Visser, 2005: 73).
• South Africa has already hosted the 1995 Rugby World Cup,
the Cricket World Cup in 2003, and the 2010 FIFA Soccer
World Cup. Durban will host the 2022 Commonwealth
• It can be defined as:
-“a spectator or participatory event, which involves
recreational or competitive sport activities, scheduled
alone or in conjunction with other events’ (Silvers, 2010).
• In modern times, descriptions of the terms ‘festival’ and
‘event’ have become closely related (Van der Merwe, 2008:
• Quinn (2006: 288) explains that ‘festivals are events’, but
the description of events should not be used to describe
festivals because festivals are not as ordinary as events.
• He states the following regarding festivals:
-“They signal place distinctiveness, create appeal, add
interest, enliven image and this attracts visitors, investors,
sponsors, and their associated revenue streams.”
• Jago et al. (1998: 29) define a festival as a special event that is a public
• Van der Merwe (2008: 22) quotes the definition of festivals by Tourism
-”Festivals are celebrations of something the local community wishes to
share, and which involves the public as participants in the experience.”
• Arcodia and Robb (2000: 157) define a festival as:
-‘a public, freely accessed and themed celebration, which involves a
variety of media such as arts and crafts, performances and
• Silvers (2010) includes the following as possible types of festivals:
arts/crafts, heritage, ethnic/cultural, food, historical, local and regional
fair, music, pageant, re-enactment, religious, and seasonal festival.
Event Management Body of Knowledge (EMBOK) - domains
Event Practice 1 focus domain
• Focuses on the artistic interpretation and
expression of the goals and objectives of the
• Suitable catering
• Selection of menus,
quantities and service
styles to meet the food
and beverage needs of
• Includes the specific
associated with the
serving of alcohol
• Selection of appropriate
topics and presenters to
• Sourcing, selecting,
and controlling of
for the event project
• Creation and arrangement
-signage to enhance
sourcing and selecting
sound, lighting, visual
• To meet
objective and create a
and ambiance of the
• Formation and choreography
of agenda of activities,
elements, exhibits and
amenities that shape the event
Theme design management
• Application of theme
• To communicate and
integrate the purpose,
message, image and
branding of the event
Embok in Practice: example
Let’s look at one element:
-selecting a speaker for a conference.
This function would be under Content
Management within the Design domain
Keep in mind that factors regarding this one element will
interact with every other domain’s functional areas and
decisions made about this speaker must be integrated
throughout the scope of functional areas.
The following section illustrates some of the design domain
questions and issues to consider for this single facet of the
This list is by no means exhaustive and it does not take into
account the fact that there are typically numerous speakers
selected for even a small conference, and perhaps hundreds
for a sizable convention.
Design domain in practice
Has a needs assessment identified this topic or this speaker as suitable or desirable?
Has this topic been identified as necessary to meet educational requirements?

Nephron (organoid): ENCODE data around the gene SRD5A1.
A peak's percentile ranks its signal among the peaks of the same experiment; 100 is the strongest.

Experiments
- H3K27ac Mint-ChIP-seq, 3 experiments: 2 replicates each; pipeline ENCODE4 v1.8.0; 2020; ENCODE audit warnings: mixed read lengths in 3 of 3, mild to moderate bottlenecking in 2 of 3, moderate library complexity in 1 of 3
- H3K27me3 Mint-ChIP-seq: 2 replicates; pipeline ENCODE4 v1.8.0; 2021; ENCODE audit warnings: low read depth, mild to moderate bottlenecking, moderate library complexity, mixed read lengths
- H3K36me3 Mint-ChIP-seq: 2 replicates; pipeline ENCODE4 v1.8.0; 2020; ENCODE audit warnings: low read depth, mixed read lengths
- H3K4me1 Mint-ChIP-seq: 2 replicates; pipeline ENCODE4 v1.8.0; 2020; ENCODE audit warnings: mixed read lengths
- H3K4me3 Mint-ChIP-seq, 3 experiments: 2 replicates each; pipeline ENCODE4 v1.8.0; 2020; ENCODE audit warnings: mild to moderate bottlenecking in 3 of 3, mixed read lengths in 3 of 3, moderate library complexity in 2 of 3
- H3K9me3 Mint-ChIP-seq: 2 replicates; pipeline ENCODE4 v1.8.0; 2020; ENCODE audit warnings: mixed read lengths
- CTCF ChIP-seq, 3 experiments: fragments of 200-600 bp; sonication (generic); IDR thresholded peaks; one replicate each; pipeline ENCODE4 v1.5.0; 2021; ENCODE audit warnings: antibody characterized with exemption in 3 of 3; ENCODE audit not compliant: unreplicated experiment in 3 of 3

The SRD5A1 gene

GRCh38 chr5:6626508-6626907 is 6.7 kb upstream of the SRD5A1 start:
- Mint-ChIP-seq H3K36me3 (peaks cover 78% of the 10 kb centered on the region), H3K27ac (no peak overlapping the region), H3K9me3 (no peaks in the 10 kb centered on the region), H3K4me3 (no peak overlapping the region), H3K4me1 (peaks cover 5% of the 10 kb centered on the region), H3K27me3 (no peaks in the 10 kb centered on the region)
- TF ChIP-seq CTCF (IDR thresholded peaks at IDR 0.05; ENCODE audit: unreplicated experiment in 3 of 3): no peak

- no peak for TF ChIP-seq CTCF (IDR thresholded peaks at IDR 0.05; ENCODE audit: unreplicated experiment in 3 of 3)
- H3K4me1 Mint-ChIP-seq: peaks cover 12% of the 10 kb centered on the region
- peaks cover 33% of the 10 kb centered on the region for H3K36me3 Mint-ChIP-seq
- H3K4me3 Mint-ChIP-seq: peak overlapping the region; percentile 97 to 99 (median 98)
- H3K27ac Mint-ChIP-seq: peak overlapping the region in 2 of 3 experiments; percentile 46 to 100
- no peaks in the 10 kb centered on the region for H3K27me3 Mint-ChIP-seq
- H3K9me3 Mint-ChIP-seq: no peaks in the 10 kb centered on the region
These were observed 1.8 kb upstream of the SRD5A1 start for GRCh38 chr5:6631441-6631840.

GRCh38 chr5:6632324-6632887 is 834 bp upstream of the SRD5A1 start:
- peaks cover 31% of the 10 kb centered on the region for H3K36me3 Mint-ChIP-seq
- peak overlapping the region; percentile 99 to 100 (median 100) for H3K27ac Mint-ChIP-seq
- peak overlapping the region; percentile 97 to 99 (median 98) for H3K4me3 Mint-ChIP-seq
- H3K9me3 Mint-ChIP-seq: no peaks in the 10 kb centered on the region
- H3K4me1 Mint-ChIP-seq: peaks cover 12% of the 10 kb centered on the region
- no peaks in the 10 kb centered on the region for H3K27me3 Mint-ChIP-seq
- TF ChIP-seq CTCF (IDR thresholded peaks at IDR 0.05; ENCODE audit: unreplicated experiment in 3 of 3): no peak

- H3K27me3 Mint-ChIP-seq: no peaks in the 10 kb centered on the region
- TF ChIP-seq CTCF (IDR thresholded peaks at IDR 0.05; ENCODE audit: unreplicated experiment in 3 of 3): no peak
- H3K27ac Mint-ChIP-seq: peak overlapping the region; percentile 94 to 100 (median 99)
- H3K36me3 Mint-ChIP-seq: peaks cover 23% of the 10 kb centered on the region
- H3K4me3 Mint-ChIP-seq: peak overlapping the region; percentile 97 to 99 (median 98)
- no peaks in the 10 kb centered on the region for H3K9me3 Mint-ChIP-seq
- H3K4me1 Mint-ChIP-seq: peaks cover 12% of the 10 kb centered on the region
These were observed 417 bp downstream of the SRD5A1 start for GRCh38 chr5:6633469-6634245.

In what way is this speaker qualified to deliver this content?
What format will be used for this topic, e.g. keynote speech, facilitated interactive presentation, workshop,
How will we ensure speaker will deliver valuable content without blatant commercials for his/her products
Will the speaker need a specific rehearsal time or period?
Will the speaker need a special room where he/she can organize or prepare for his/her presentation?
Will the speaker be expected to be part of or involved in any ancillary activities, e.g. golf tournament,
exhibits, receptions, book signings, etc.?
Does the speaker need any coaching regarding presentation skills?
What type of seating configuration does the speaker desire / require, e.g. theater style, classroom, round
Does the speaker need special equipment, décor, or supplies procured and/or delivered?
Will the presentation include audience participation, and, if so, what will that require, e.g. steps onto stage,
special aisles, etc.?
Food & Beverage
Will speaker be invited to or included in some / all meal functions for the conference?
Does the speaker have any dietary requirements?
Will exclusive water stations / bottled water be provided for speakers?
Will there be refreshments provided in a speaker ready room?
Will the speaker be providing a PowerPoint and/or video presentation?
Does the room need special lighting for his/her presentation, e.g. darkened room, spotlighting, etc.?
What type of microphone(s) will be required, e.g. lectern, hand held, wireless, standing, etc.?
Will the speaker be using or demonstrating any special or theatrical effects, e.g. pyrotechnics, fog effects, sound
Where in the program agenda does this speaker appear, e.g. day, time slot, track, etc.?
Are there any scheduling conflicts that will affect attendance at this speaker’s presentation?
Is this session required for specific credits or certificates, and, if so does this session meet educational requirements,
e.g. duration, content level, etc.?
Can this session accommodate anticipated attendance, e.g. room capacity, repetition within agenda, etc.?
Is there linkage between this presentation and the theme of the conference?
Will conference branding need to be included on handouts and/or PowerPoint presentations?
Has speaker been advised of any cultural or corporate customs on what must be avoided or incorporated into his/
her presentation, e.g. attire, jargon, current events, gestures, etc.?
Design domain in practice
• Each functional area of the design domain
will be covered in detail over the year.
• For the next class: Download the e-book from
Blackboard “Professional event coordination”
and print chapter 1 - “Anatomy of an event”